Practice Makes Perfect: The Effect of Dance Training on the Aesthetic Judge

Barbara Montero (2011). Practice Makes Perfect: The Effect of Dance Training on the Aesthetic Judge. Phenomenology and the Cognitive Sciences:-.

Abstract. According to Hume, experience in observing art is one of the prerequisites for being an ideal art critic. But although Hume extols the value of observing art for the art critic, he says little about the value, for the art critic, of executing art. That is, he does not discuss whether ideal aesthetic judges should have practiced creating the form of art they are judging. In this paper, I address this issue. Contrary to some contemporary philosophers who claim that experience in creating art is irrelevant to one’s ability to judge that art form, as well as to some dance critics who see dance training as possibly even detrimental to one’s aesthetic judgment, I suggest that having practiced dancing makes one a better observer of certain aesthetic qualities of dance. Dance training, I argue, can facilitate a kinesthetic experience upon watching dance without which some aesthetic aspects of a dance performance—such as grace, power, and precision, as perceived kinesthetically—may go unnoticed. Content Type Journal Article Pages 1-10 DOI 10.1007/s11097-011-9236-9 Authors Barbara Montero, Philosophy Program, The Graduate Center of the City University of New York, 365 5th Avenue, New York, NY 10016, USA Journal Phenomenology and the Cognitive Sciences Online ISSN 1572-8676 Print ISSN 1568-7759.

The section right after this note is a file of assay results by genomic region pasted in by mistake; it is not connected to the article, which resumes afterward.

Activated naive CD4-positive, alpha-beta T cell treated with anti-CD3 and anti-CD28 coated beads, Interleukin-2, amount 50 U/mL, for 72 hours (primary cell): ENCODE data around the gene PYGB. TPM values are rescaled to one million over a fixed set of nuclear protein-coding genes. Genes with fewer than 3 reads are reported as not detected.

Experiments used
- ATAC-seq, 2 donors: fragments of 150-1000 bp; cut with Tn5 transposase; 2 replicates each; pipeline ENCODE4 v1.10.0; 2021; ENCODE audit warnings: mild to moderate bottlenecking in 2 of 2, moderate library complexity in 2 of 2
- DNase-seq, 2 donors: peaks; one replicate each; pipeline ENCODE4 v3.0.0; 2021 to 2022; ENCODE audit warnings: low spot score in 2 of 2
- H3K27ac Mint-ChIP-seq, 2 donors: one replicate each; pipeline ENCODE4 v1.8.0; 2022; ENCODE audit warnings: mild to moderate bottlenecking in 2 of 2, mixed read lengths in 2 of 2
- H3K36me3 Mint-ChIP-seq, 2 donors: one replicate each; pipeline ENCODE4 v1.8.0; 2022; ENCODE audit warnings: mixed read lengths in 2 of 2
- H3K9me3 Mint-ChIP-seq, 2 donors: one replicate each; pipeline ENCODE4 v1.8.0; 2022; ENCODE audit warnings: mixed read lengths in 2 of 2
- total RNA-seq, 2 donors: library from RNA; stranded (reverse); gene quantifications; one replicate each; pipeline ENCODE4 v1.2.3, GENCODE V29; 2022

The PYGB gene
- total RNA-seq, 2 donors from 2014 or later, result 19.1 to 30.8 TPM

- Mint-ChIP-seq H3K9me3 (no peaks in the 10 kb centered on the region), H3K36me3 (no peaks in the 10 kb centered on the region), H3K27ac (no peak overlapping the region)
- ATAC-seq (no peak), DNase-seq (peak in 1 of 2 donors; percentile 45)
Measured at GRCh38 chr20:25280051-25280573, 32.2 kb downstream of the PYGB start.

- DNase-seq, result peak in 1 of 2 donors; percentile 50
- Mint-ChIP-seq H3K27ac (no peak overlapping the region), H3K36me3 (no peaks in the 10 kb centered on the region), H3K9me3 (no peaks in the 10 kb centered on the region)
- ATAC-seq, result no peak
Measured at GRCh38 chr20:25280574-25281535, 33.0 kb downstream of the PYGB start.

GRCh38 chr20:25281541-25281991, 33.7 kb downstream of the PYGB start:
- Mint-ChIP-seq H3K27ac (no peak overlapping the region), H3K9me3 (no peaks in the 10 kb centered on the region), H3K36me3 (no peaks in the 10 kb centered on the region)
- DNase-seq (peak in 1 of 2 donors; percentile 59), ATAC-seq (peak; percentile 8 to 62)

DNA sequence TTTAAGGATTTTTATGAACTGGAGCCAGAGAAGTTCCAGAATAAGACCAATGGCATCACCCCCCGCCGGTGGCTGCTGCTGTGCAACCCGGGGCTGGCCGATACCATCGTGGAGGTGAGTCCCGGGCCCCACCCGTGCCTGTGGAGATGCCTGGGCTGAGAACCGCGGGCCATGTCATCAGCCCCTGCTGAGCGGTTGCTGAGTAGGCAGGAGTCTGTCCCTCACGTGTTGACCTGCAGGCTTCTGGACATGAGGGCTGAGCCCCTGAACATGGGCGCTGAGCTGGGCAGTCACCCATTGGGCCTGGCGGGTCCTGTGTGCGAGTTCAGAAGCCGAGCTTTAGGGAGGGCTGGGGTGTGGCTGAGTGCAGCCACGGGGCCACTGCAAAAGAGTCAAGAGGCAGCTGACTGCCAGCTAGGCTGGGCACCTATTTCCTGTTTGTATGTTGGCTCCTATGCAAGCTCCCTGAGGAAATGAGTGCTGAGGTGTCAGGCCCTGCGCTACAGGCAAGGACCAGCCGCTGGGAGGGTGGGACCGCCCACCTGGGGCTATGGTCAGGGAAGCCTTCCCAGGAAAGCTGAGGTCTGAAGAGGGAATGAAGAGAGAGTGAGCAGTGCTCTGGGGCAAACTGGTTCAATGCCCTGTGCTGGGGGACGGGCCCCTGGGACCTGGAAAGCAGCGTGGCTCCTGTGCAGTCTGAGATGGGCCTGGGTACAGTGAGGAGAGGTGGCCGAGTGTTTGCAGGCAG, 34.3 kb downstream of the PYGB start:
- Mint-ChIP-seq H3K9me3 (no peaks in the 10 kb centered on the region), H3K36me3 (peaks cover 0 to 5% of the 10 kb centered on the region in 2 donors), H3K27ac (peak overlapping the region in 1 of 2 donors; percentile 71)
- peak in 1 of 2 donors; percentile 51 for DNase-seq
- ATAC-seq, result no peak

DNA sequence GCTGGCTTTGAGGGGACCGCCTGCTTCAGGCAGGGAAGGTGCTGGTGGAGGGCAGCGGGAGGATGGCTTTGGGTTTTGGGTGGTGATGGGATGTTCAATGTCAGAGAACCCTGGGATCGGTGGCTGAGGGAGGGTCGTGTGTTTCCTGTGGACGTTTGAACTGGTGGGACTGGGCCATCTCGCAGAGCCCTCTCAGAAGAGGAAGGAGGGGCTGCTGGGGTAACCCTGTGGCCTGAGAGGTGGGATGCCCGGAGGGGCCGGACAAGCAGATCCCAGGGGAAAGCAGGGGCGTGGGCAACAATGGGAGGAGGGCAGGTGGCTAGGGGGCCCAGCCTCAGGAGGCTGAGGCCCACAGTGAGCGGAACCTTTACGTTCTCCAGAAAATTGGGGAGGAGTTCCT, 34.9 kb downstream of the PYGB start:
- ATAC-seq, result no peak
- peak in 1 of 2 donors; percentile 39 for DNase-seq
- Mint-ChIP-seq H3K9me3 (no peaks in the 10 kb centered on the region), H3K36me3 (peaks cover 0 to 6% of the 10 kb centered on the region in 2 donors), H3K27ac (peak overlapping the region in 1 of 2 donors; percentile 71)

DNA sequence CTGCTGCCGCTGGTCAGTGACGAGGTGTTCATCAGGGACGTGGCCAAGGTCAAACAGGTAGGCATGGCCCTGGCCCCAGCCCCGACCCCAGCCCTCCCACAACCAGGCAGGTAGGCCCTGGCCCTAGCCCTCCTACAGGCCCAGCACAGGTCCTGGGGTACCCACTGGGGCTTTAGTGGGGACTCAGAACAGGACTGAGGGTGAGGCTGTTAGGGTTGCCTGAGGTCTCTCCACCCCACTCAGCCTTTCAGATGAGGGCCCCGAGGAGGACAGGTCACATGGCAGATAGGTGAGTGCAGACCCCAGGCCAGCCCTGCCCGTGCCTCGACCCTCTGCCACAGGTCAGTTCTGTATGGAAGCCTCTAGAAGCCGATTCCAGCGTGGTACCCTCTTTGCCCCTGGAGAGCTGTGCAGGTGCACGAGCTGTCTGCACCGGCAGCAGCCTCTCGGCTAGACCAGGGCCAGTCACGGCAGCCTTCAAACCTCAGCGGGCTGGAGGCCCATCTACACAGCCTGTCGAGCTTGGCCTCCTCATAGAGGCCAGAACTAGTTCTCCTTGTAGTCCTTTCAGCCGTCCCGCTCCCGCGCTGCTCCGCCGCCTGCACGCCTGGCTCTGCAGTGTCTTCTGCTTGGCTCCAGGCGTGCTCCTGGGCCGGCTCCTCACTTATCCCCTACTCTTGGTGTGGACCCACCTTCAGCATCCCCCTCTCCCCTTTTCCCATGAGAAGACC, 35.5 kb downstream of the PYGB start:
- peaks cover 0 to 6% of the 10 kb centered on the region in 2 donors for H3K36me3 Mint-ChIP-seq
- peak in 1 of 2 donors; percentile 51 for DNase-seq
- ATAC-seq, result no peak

Proprioception as an Aesthetic Sense

Barbara Montero (2006). Proprioception as an Aesthetic Sense. Journal Of Aesthetics And Art Criticism 64 (2):231-242.

The aesthetic senses are the senses by which we experience beauty, grace, and other aesthetic properties. Vision and hearing are commonly recognized as aesthetic senses, while smell, taste, and touch are not. Proprioception is the sense by which we acquire information about the positions and movements of our own bodies, via receptors in the joints, tendons, ligaments, muscles, and skin. My claim is that proprioception is an aesthetic sense and that one can make aesthetic judgments based on proprioceptive experience. I will argue that, just as one can deem a painting beautiful based on one’s visual experience of the painting, one can deem a certain movement beautiful based on one’s proprioceptive experience of the movement. In addition, I posit that in a certain sense an observer can proprioceive the beauty of another’s movement. Although this may sound surprising, I argue that recent discoveries about the function of mirror neurons—neurons that are activated both when one performs a task and when one sees that task performed—as well as other empirical studies illustrating that when seeing others move we kinesthetically represent their motion, support the case and potentially pave the way toward a third-person proprioceptive aesthetics.